3) We have advanced the state-of-the-art in robot dynamics, with new publications about how to control a robotic arm which makes forceful interactions with its environment.
4) We have developed new stat-of-the-art methods in computer vision, including the most robust visual object tracking algorithm currently available. Visual tracking is needed to help the robot interact with objects in its environment, and also to help the mother robot (mobile manipulator) to track the child robot (KAERI pipe-climbing robot) and vice versa.

During the second year of the project, we have achieved the following research aims in accordance with proposed objectives:
1) A powerful Taurob tracked vehicle has been set up and controlled using our advanced control/navigation software.
2) Further advances have been made in remote vehicle control - two new papers published on training an AI to automatically switch between human and AI control of the vehicle (Ai takes control when human is distracted or not functioning well. AI pushes control back to the human when autonomous navigation is underperforming - e.g. when sensors become noisy due to radiation).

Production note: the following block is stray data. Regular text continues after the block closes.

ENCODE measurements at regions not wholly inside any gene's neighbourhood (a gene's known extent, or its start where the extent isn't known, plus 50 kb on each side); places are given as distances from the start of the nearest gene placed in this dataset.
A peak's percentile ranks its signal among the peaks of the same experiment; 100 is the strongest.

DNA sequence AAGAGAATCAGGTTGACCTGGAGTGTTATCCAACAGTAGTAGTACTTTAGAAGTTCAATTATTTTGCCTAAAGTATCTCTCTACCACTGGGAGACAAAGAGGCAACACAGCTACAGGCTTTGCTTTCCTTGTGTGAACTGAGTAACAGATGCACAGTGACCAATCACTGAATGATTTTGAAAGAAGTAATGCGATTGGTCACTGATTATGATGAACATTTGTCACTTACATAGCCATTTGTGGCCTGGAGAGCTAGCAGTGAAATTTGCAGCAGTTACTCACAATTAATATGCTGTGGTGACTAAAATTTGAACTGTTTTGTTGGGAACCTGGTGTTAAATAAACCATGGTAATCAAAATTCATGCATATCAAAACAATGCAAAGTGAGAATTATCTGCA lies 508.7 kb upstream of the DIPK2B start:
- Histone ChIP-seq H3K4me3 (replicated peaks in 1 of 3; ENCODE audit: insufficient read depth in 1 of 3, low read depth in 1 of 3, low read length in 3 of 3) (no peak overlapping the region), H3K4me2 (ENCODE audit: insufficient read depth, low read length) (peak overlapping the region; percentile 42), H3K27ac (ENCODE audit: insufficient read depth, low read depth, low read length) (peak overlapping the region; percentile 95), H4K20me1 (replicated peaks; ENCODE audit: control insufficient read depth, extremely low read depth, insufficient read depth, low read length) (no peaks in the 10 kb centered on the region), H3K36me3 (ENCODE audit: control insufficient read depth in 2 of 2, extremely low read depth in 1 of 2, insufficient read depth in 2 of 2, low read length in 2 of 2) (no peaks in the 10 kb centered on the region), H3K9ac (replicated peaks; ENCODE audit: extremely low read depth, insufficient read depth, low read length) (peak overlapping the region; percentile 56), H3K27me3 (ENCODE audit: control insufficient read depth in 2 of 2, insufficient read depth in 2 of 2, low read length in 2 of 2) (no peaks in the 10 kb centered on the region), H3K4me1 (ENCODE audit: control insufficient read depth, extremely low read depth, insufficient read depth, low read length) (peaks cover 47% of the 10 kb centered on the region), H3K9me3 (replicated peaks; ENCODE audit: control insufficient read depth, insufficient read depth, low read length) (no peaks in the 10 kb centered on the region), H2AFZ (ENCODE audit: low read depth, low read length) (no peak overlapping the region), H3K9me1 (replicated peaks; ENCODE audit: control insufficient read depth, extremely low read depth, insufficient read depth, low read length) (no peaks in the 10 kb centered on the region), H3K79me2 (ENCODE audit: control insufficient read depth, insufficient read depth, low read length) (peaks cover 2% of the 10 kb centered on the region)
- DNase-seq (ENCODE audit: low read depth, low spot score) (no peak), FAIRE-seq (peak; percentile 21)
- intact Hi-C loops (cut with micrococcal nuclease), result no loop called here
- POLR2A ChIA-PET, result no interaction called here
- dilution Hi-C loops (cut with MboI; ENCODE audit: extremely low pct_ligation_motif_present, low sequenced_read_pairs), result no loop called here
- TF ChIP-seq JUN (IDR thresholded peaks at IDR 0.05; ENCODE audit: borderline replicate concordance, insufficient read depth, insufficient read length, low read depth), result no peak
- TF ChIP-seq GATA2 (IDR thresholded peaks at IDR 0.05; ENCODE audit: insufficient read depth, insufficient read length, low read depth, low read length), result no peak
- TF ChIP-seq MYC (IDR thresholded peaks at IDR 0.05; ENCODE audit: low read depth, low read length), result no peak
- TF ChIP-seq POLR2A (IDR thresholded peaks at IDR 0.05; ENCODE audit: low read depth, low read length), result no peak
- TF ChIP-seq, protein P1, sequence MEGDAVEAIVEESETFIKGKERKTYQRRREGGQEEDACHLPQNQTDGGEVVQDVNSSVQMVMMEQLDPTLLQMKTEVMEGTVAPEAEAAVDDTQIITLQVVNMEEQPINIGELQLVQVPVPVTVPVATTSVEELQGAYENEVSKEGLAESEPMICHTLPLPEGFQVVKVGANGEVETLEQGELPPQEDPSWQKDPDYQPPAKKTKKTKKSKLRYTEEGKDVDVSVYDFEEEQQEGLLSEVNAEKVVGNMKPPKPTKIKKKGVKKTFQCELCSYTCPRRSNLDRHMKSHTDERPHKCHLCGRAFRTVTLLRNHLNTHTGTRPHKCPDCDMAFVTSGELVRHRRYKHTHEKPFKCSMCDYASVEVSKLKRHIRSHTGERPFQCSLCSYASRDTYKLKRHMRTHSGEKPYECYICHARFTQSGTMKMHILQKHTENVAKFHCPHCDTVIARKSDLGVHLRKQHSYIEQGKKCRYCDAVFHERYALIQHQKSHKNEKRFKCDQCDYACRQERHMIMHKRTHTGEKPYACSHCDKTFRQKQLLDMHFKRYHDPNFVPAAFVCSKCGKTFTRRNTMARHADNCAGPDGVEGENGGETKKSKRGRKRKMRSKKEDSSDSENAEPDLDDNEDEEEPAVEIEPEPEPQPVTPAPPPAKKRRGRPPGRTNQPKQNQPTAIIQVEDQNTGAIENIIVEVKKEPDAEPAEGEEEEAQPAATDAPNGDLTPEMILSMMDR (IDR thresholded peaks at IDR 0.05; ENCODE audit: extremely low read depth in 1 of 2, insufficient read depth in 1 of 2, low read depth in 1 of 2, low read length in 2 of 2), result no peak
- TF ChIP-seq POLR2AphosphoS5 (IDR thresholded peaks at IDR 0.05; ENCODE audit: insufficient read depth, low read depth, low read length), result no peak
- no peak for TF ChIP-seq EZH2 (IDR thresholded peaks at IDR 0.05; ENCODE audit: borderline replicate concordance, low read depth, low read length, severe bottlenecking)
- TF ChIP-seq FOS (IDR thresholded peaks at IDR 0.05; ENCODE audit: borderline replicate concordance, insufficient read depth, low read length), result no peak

3) Further advances in robot vision have been achieved, with several papers in the most elite computer vision conferences.
4) Further advances in robotic manipulation have been achieved (robotic grasping, robotic detection and exploration of contacting surfaces and constraints, vision-guided robotic manipulation)
5) Exciting new results for dynamic grasping (useful for grasping from moving mobile-manipulator robot) https://www.youtube.com/watch?v=kzG-TxT4wd8
In final year of the project we have 1) continued to publish new methods for computer vision, robot vehicle navigation and robotic manipulation. We have also done higher TRL work by engaging in an InnovateUK-funded pre-commercial demonstrator project via the Birmingham team's spinout company A.R.M Robotics Ltd, in collaboration with project partner National Nuclear Lab Ltd, Bristol Robotics Lab and other SME companies. This showed proof of principle of a vision-guided mobile manipulator robot autonomously navigating and cutting pipework.